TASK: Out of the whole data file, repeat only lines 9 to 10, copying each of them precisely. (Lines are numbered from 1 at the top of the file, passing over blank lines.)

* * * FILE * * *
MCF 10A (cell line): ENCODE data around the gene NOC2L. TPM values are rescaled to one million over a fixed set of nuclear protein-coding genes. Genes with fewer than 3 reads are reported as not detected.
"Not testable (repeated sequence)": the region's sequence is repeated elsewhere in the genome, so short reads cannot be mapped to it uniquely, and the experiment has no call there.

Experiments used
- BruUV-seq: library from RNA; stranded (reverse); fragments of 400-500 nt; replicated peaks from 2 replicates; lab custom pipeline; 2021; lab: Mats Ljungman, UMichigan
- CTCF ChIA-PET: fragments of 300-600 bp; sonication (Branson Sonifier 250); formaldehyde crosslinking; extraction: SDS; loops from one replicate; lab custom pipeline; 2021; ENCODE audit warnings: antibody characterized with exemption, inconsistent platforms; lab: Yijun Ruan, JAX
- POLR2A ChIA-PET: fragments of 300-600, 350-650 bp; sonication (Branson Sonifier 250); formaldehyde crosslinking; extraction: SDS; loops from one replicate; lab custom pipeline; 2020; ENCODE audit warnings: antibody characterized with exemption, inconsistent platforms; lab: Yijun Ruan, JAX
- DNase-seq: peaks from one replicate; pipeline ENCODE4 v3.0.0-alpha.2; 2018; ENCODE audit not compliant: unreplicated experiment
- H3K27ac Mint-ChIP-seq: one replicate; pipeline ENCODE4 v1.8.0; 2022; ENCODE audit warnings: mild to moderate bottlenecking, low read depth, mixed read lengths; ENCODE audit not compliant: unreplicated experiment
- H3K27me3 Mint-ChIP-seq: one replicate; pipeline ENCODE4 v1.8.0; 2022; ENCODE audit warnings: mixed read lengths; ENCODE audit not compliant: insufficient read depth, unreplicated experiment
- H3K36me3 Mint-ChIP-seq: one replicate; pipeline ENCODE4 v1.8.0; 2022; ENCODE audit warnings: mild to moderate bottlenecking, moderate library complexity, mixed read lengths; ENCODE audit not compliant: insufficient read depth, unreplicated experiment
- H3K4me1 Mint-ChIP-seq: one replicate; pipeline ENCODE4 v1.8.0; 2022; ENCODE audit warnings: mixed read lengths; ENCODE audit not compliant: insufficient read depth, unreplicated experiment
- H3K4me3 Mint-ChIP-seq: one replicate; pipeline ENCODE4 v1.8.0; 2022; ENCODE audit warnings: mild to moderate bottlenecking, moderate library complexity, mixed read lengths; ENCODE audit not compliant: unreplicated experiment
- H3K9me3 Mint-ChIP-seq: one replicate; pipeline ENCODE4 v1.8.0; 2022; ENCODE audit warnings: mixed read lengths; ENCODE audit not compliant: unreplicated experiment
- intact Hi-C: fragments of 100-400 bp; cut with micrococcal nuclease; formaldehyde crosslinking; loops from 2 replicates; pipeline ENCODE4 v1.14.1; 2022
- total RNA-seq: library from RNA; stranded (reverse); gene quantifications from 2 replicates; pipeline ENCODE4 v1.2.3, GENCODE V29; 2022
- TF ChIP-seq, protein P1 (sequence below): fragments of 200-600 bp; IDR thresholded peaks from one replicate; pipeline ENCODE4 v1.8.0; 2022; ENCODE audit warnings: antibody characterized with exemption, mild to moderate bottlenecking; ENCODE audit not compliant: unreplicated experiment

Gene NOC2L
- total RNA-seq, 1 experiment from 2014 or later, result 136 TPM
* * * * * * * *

- H3K27me3 Mint-ChIP-seq: one replicate; pipeline ENCODE4 v1.8.0; 2022; ENCODE audit warnings: mixed read lengths; ENCODE audit not compliant: insufficient read depth, unreplicated experiment
- H3K36me3 Mint-ChIP-seq: one replicate; pipeline ENCODE4 v1.8.0; 2022; ENCODE audit warnings: mild to moderate bottlenecking, moderate library complexity, mixed read lengths; ENCODE audit not compliant: insufficient read depth, unreplicated experiment